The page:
University of Hertfordshire

From the same journal

By the same authors

Documents

  • Nasrin Nasr
  • Beatriz Leon Pinzon
  • G. Mountain
  • Sharon M. Nijenhuis
  • Gerdienke B. Prange
  • Patrizio Sale
  • Farshid Amirabdollahian
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Original languageEnglish
Number of pages8
Pages (from-to)653-660
JournalDisability and Rehabilitation: Assistive Technology
Journal publication date16 Nov 2016
Volume11
Issue8
Early online date16 Apr 2015
DOIs
StatePublished - 16 Nov 2016

Abstract

Purpose: We drew on an interdisciplinary research design to examine stroke survivors’ experiences of living with stroke and with technology in order to provide technology developers with insight into values, thoughts and feelings of the potential users of a to-be-designed robotic technology for home-based rehabilitation of the hand and wrist. Method: Ten stroke survivors and their family carers were purposefully selected. On the first home visit, they were introduced to cultural probe. On the second visit, the content of the probe packs were used as prompt to conduct one-to-one interviews with them. The data generated was analysed using thematic analysis. A third home visit was conducted to evaluate the early prototype. Results: User requirements were categorised into their network of relationships, their attitude towards technology, their skills, their goals and motivations. The user requirements were used to envision the requirements of the system including providing feedback on performance, motivational aspects and usability of the system. Participants’ views on the system requirements were obtained during a participatory evaluation. Conclusion: This study showed that prior to the development of technology, it is important to engage with potential users to identify user requirements and subsequently envision system requirements based on users’ views.Implications for Rehabilitation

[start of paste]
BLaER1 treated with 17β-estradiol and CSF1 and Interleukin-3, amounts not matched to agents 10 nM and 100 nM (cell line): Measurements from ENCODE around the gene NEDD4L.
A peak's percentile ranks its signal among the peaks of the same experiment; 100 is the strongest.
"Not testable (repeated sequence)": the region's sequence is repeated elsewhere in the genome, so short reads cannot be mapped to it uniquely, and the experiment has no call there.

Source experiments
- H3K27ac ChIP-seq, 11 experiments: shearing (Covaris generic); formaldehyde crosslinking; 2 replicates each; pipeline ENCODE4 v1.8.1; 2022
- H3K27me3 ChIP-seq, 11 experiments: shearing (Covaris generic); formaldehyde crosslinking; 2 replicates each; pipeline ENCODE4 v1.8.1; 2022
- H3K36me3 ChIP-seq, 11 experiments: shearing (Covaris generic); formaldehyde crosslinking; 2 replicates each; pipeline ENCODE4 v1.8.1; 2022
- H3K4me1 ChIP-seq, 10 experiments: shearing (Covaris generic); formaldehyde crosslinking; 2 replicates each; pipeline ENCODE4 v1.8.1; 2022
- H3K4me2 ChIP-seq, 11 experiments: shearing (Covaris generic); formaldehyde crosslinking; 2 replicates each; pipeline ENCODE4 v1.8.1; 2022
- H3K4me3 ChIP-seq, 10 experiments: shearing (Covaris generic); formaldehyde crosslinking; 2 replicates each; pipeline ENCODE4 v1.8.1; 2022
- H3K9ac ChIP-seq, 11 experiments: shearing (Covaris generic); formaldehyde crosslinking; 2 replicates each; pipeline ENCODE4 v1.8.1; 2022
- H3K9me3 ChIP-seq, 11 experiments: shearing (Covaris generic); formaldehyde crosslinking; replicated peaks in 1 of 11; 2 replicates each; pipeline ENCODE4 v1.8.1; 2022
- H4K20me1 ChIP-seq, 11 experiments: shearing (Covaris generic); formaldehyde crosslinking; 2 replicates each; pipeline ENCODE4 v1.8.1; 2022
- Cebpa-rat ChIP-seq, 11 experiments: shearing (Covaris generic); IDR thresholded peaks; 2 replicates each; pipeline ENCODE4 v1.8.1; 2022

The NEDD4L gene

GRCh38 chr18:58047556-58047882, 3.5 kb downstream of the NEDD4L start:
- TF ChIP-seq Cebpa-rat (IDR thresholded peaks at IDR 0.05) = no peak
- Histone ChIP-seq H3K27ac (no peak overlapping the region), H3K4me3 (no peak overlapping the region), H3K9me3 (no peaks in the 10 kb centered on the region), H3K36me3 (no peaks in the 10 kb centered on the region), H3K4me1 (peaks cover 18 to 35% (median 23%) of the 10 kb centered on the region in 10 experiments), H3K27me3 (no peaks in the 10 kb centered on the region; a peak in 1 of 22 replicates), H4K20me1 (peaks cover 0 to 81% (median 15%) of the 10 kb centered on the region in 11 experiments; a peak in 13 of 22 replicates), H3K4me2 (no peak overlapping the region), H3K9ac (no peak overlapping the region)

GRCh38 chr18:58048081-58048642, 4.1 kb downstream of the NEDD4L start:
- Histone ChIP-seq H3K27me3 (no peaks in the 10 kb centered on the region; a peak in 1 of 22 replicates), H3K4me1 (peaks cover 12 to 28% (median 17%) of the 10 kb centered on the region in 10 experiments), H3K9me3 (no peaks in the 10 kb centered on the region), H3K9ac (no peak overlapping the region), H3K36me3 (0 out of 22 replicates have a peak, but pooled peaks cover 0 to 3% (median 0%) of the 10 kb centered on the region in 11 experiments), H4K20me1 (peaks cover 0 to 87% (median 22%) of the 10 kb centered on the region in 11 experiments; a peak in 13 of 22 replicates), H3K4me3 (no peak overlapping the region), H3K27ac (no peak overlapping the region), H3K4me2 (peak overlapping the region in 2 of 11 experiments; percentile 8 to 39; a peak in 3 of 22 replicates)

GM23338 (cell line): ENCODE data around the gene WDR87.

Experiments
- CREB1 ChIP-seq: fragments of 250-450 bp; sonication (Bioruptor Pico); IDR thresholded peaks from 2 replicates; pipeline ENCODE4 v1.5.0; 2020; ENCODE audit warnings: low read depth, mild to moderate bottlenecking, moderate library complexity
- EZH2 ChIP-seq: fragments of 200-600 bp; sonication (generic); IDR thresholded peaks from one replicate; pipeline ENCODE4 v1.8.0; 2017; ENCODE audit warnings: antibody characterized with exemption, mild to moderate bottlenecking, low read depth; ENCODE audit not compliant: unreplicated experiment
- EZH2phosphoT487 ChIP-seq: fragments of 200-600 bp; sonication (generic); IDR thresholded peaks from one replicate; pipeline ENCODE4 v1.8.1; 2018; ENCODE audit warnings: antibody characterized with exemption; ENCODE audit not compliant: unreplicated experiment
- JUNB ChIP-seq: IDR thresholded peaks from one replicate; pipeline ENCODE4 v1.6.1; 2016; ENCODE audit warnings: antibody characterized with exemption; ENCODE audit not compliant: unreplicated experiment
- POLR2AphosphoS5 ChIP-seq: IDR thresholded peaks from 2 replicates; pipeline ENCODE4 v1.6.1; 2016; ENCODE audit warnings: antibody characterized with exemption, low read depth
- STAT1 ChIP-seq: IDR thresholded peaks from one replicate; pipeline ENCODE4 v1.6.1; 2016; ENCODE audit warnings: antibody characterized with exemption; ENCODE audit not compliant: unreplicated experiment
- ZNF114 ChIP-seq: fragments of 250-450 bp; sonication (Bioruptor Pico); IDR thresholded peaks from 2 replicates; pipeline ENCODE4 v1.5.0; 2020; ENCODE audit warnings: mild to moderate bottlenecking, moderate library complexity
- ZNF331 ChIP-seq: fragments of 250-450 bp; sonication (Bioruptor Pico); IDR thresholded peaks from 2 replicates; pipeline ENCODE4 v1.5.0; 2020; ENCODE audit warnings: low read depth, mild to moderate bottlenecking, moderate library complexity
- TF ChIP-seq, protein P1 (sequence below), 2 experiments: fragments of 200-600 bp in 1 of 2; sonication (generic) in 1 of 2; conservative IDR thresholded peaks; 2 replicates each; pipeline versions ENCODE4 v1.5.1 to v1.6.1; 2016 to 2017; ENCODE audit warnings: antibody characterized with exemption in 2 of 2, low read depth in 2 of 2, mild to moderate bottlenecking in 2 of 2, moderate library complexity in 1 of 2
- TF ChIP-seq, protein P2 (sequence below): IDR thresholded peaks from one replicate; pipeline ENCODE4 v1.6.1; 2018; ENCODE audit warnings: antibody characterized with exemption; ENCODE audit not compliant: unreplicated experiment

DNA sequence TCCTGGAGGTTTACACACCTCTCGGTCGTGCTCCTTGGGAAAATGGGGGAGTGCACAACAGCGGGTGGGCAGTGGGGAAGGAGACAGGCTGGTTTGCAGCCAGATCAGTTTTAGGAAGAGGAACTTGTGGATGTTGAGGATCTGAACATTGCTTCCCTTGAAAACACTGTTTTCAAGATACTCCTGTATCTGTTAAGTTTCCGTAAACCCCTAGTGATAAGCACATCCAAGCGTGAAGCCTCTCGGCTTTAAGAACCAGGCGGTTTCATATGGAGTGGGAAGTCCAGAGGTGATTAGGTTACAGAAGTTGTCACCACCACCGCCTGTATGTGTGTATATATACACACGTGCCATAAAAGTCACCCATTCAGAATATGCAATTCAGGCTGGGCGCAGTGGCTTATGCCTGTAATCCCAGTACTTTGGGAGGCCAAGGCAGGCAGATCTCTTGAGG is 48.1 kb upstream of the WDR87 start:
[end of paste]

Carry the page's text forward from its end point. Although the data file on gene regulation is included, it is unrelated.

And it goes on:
An understanding of how stroke survivors make sense of their experiences of living with stroke is needed to design home-based rehabilitation technologies.
Linking stroke survivors’ goals, motivations, behaviour, feelings and attitude to user requirements prior to technology development has a significant impact on improving the design.

Notes

This is an Accepted Manuscript of an article published by Taylor & Francis in Disability and Rehabilitation: Assistive Technology, first published online on 16 April 2015. The version of record [ Nasrin Nasr, Beatriz Leon, Gail Mountain, Sharon M. Nijenhuis, Gerdienke Pranke, Patrixio Sale & Farshid Amirabdollahian, ‘The experience of living with stroke and using technology: opportunities to engage and co-design with end users’, Disability and Rehabilitation: Assistive Technology, Vol 11(8): 653-660, November 2016] is available online at: http://dx.doi.org/10.3109/17483107.2015.1036469

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